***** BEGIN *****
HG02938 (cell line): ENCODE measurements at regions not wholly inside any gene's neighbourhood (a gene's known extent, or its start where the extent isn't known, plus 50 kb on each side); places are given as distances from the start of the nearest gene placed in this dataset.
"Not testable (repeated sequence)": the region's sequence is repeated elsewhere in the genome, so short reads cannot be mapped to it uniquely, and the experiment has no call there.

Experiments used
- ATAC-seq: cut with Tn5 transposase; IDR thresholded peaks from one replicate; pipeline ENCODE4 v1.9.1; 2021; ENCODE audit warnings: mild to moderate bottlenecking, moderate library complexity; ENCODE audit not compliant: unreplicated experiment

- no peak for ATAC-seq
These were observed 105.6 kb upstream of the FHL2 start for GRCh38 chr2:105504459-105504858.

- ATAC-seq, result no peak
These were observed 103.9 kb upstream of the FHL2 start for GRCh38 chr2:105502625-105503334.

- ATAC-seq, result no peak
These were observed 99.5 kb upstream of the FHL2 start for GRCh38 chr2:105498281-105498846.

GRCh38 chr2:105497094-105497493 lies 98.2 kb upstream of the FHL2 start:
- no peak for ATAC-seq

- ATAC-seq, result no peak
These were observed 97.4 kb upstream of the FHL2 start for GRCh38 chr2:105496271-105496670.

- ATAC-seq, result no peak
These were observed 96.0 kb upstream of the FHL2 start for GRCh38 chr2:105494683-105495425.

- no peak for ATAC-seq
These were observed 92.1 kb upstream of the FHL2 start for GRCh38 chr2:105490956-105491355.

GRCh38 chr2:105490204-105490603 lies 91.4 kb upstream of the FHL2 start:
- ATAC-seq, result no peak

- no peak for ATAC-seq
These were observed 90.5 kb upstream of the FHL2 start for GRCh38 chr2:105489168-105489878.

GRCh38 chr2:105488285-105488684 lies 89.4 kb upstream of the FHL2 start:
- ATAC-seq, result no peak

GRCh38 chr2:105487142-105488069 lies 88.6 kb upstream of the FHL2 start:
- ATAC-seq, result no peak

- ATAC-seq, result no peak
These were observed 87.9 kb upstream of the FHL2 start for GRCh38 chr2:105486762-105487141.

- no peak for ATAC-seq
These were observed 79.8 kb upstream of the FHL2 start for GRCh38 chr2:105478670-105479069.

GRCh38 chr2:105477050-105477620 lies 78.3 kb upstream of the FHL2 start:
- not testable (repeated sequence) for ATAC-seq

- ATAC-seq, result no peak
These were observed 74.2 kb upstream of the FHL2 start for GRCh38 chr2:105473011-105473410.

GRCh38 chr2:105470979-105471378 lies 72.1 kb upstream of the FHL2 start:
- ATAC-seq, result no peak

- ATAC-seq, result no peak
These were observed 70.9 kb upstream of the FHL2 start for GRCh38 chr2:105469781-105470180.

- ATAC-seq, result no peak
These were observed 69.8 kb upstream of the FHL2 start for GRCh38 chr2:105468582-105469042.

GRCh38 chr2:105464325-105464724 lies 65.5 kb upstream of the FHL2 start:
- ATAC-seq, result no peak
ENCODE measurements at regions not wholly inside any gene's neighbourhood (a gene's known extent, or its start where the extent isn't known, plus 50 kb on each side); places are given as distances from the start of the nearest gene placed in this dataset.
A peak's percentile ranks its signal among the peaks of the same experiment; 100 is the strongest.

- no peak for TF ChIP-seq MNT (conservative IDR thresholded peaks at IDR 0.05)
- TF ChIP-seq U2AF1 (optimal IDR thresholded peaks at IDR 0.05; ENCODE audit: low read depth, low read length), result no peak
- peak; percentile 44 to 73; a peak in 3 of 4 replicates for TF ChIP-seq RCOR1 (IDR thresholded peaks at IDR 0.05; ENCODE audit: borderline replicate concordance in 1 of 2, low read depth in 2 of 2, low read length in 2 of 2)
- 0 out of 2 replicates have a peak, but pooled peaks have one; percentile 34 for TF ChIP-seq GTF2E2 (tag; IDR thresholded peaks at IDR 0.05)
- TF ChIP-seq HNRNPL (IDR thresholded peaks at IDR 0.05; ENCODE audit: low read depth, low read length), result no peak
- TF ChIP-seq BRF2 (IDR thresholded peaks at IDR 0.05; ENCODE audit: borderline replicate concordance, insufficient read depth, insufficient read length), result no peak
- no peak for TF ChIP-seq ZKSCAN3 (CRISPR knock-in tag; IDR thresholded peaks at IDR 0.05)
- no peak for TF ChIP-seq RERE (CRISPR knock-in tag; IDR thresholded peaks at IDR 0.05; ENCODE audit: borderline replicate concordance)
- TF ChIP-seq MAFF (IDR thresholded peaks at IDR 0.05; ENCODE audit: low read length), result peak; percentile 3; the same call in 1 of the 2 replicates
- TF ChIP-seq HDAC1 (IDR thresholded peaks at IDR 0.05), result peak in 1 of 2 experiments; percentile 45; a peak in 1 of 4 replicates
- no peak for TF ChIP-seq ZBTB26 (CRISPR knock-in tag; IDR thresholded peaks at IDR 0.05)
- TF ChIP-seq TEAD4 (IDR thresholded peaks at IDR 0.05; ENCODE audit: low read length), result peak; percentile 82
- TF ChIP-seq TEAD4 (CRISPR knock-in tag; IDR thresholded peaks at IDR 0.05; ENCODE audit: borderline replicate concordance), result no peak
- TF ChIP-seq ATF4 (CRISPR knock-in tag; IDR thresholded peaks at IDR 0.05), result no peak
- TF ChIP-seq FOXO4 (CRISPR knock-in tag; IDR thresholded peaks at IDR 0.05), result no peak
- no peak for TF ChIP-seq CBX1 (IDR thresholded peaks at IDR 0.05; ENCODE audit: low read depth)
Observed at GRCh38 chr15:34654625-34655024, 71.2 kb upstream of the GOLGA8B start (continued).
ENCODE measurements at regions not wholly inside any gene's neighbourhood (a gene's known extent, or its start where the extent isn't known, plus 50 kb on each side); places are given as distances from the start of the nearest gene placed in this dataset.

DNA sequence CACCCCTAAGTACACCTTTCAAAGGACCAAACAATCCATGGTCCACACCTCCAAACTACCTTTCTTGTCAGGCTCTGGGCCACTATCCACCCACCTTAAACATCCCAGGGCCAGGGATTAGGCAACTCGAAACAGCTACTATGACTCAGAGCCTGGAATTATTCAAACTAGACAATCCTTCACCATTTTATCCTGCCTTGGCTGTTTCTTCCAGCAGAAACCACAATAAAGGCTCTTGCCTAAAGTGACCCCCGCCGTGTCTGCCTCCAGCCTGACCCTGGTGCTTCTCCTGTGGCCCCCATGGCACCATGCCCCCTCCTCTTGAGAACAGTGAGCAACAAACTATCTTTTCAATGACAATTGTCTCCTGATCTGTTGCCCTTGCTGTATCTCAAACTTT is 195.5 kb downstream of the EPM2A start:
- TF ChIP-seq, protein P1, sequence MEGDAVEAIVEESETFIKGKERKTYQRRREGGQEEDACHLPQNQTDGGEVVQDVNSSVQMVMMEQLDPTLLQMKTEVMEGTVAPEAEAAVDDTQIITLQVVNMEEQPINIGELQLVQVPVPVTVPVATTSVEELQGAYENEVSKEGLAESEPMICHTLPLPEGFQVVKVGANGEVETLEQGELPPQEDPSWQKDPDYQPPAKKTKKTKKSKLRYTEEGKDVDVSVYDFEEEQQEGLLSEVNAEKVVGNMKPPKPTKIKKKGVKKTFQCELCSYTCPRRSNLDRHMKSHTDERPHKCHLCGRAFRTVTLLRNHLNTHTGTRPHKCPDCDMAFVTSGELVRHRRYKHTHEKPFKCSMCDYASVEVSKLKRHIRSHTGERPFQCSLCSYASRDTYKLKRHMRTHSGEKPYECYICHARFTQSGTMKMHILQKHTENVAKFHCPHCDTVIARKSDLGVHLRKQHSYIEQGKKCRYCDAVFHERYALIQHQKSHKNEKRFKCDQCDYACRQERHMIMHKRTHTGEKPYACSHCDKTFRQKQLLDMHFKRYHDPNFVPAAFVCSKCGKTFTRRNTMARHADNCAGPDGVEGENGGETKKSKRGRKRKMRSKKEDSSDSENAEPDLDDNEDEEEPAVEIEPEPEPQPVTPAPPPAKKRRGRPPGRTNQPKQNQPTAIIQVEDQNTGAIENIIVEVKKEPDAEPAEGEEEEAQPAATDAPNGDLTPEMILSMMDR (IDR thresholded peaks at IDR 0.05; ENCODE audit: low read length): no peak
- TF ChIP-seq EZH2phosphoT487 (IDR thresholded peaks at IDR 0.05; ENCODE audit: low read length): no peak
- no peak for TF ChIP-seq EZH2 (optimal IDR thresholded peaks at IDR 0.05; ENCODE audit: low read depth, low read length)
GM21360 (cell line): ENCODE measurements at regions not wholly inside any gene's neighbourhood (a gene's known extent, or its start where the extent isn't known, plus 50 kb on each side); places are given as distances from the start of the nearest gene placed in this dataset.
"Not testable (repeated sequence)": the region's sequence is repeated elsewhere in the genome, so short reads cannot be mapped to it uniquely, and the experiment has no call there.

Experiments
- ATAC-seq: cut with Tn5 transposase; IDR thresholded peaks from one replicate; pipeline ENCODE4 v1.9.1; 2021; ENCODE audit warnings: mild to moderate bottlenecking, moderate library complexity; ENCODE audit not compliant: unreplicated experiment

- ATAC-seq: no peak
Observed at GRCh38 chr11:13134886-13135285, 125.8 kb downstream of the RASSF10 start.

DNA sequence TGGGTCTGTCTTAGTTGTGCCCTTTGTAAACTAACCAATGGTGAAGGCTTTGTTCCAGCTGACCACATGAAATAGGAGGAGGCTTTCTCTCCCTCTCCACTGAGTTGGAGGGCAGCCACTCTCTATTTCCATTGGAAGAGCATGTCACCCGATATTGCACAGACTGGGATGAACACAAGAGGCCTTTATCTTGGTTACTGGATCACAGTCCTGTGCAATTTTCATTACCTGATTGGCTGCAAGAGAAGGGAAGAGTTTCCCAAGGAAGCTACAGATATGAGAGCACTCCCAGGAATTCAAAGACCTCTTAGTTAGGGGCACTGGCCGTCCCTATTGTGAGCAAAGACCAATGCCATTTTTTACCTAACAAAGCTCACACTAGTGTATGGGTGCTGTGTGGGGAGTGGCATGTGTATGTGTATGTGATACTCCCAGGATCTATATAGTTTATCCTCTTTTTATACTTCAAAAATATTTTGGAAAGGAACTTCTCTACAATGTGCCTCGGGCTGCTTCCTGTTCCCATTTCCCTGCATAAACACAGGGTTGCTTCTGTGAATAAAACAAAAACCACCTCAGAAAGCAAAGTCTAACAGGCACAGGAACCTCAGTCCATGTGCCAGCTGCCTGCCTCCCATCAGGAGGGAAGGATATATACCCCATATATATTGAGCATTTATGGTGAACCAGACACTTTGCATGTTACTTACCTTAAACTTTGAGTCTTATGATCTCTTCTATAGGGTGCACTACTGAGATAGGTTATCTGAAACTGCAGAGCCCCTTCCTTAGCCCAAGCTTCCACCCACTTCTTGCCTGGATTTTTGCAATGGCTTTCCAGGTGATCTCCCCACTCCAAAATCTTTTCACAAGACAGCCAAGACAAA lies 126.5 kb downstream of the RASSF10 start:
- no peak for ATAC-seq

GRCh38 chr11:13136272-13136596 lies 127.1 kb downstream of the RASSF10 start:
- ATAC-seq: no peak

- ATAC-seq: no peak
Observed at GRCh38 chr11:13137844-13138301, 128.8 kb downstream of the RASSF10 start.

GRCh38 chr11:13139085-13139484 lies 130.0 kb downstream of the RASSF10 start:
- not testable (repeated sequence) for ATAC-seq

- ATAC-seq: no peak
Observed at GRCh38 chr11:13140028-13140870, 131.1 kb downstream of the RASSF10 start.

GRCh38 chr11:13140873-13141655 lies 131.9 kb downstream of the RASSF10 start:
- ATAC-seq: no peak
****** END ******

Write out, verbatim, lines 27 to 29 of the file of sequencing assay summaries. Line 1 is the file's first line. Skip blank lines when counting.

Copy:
- ATAC-seq, result no peak
These were observed 87.9 kb upstream of the FHL2 start for GRCh38 chr2:105486762-105487141.

- no peak for ATAC-seq